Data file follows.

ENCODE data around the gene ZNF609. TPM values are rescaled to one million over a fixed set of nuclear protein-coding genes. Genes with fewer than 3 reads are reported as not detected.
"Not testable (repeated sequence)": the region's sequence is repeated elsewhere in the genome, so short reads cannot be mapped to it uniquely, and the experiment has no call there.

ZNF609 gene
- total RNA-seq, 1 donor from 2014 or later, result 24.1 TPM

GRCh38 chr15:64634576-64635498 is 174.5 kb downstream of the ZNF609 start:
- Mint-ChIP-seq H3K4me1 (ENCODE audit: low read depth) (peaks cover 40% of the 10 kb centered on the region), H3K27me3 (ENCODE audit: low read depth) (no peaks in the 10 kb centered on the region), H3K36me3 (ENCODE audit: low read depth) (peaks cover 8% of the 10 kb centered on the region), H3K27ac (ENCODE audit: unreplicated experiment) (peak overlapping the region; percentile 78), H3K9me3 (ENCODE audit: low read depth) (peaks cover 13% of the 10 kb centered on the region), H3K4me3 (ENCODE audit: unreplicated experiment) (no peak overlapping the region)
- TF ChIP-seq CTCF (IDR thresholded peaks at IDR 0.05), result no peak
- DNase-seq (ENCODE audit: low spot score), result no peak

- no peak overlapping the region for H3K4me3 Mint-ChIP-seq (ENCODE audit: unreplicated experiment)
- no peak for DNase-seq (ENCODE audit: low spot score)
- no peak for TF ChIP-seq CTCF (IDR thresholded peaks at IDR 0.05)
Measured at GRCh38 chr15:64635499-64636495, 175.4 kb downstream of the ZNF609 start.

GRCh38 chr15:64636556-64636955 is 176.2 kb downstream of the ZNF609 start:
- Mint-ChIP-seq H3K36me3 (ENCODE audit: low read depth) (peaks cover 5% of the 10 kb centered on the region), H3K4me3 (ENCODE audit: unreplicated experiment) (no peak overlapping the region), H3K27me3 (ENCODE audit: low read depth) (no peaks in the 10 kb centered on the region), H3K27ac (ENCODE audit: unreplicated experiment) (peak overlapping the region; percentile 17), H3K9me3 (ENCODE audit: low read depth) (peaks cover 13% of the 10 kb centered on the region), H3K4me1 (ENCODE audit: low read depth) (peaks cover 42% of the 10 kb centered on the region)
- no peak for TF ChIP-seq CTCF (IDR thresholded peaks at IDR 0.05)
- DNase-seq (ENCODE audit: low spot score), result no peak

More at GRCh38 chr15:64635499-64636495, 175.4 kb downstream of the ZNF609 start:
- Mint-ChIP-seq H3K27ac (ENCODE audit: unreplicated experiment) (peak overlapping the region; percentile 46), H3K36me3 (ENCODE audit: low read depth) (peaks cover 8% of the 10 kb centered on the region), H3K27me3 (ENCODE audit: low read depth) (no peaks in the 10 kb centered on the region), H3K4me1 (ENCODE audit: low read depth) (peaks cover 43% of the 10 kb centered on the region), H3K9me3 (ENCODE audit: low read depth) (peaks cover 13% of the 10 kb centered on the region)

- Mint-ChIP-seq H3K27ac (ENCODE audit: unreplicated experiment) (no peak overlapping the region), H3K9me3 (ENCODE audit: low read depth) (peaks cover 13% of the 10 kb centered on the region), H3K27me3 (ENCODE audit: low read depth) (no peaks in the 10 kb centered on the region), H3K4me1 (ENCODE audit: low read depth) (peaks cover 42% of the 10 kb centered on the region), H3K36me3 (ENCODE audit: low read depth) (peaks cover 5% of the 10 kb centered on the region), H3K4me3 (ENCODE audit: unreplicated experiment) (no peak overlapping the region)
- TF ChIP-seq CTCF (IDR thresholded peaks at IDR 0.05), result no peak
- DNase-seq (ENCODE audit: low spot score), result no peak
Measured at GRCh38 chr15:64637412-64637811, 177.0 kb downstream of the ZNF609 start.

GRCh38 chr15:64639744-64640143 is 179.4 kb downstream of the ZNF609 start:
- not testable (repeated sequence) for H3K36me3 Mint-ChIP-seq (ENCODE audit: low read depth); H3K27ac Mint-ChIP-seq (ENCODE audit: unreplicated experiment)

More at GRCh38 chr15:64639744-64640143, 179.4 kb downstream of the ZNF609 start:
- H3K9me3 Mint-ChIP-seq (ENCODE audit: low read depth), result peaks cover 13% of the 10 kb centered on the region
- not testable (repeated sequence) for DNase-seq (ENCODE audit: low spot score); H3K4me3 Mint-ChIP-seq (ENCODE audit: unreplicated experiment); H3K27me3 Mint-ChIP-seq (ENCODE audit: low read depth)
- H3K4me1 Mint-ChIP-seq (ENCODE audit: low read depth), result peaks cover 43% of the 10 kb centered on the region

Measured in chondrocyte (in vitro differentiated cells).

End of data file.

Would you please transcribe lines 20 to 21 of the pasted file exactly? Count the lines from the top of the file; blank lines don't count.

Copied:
- TF ChIP-seq CTCF (IDR thresholded peaks at IDR 0.05), result no peak
- DNase-seq (ENCODE audit: low spot score), result no peak